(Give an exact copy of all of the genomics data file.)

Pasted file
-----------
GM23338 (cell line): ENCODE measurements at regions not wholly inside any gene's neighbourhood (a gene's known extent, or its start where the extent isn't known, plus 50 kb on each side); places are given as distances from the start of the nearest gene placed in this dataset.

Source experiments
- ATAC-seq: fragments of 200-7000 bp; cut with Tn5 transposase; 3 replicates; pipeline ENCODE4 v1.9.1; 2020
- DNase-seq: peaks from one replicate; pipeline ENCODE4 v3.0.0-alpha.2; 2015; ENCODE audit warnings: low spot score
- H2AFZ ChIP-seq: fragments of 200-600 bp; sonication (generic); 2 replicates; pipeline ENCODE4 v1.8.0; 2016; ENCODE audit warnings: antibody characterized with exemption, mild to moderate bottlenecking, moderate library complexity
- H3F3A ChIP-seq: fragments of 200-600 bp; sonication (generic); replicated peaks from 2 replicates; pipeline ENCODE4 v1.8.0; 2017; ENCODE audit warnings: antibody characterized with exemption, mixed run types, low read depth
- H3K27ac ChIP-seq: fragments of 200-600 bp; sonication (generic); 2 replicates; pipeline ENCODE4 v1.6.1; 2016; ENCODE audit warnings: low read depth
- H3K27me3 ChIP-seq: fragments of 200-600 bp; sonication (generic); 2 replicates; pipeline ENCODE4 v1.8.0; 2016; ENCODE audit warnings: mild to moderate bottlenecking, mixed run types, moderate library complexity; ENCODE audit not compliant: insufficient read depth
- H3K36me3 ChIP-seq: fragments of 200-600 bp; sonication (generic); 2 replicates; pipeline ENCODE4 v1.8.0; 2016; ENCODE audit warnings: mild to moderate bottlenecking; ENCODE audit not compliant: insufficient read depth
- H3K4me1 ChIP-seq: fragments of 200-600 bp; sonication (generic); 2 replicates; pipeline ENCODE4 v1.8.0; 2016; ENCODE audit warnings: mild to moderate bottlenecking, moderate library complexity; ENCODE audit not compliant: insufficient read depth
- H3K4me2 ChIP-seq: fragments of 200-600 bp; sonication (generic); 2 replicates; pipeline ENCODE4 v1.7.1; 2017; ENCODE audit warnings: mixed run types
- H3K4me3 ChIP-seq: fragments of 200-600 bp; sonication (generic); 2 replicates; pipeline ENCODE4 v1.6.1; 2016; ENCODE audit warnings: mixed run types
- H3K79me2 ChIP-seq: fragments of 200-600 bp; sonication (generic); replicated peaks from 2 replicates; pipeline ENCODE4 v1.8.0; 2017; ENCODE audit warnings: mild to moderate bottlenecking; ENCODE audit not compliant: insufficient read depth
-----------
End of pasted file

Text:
GM23338 (cell line): ENCODE measurements at regions not wholly inside any gene's neighbourhood (a gene's known extent, or its start where the extent isn't known, plus 50 kb on each side); places are given as distances from the start of the nearest gene placed in this dataset.

Source experiments
- ATAC-seq: fragments of 200-7000 bp; cut with Tn5 transposase; 3 replicates; pipeline ENCODE4 v1.9.1; 2020
- DNase-seq: peaks from one replicate; pipeline ENCODE4 v3.0.0-alpha.2; 2015; ENCODE audit warnings: low spot score
- H2AFZ ChIP-seq: fragments of 200-600 bp; sonication (generic); 2 replicates; pipeline ENCODE4 v1.8.0; 2016; ENCODE audit warnings: antibody characterized with exemption, mild to moderate bottlenecking, moderate library complexity
- H3F3A ChIP-seq: fragments of 200-600 bp; sonication (generic); replicated peaks from 2 replicates; pipeline ENCODE4 v1.8.0; 2017; ENCODE audit warnings: antibody characterized with exemption, mixed run types, low read depth
- H3K27ac ChIP-seq: fragments of 200-600 bp; sonication (generic); 2 replicates; pipeline ENCODE4 v1.6.1; 2016; ENCODE audit warnings: low read depth
- H3K27me3 ChIP-seq: fragments of 200-600 bp; sonication (generic); 2 replicates; pipeline ENCODE4 v1.8.0; 2016; ENCODE audit warnings: mild to moderate bottlenecking, mixed run types, moderate library complexity; ENCODE audit not compliant: insufficient read depth
- H3K36me3 ChIP-seq: fragments of 200-600 bp; sonication (generic); 2 replicates; pipeline ENCODE4 v1.8.0; 2016; ENCODE audit warnings: mild to moderate bottlenecking; ENCODE audit not compliant: insufficient read depth
- H3K4me1 ChIP-seq: fragments of 200-600 bp; sonication (generic); 2 replicates; pipeline ENCODE4 v1.8.0; 2016; ENCODE audit warnings: mild to moderate bottlenecking, moderate library complexity; ENCODE audit not compliant: insufficient read depth
- H3K4me2 ChIP-seq: fragments of 200-600 bp; sonication (generic); 2 replicates; pipeline ENCODE4 v1.7.1; 2017; ENCODE audit warnings: mixed run types
- H3K4me3 ChIP-seq: fragments of 200-600 bp; sonication (generic); 2 replicates; pipeline ENCODE4 v1.6.1; 2016; ENCODE audit warnings: mixed run types
- H3K79me2 ChIP-seq: fragments of 200-600 bp; sonication (generic); replicated peaks from 2 replicates; pipeline ENCODE4 v1.8.0; 2017; ENCODE audit warnings: mild to moderate bottlenecking; ENCODE audit not compliant: insufficient read depth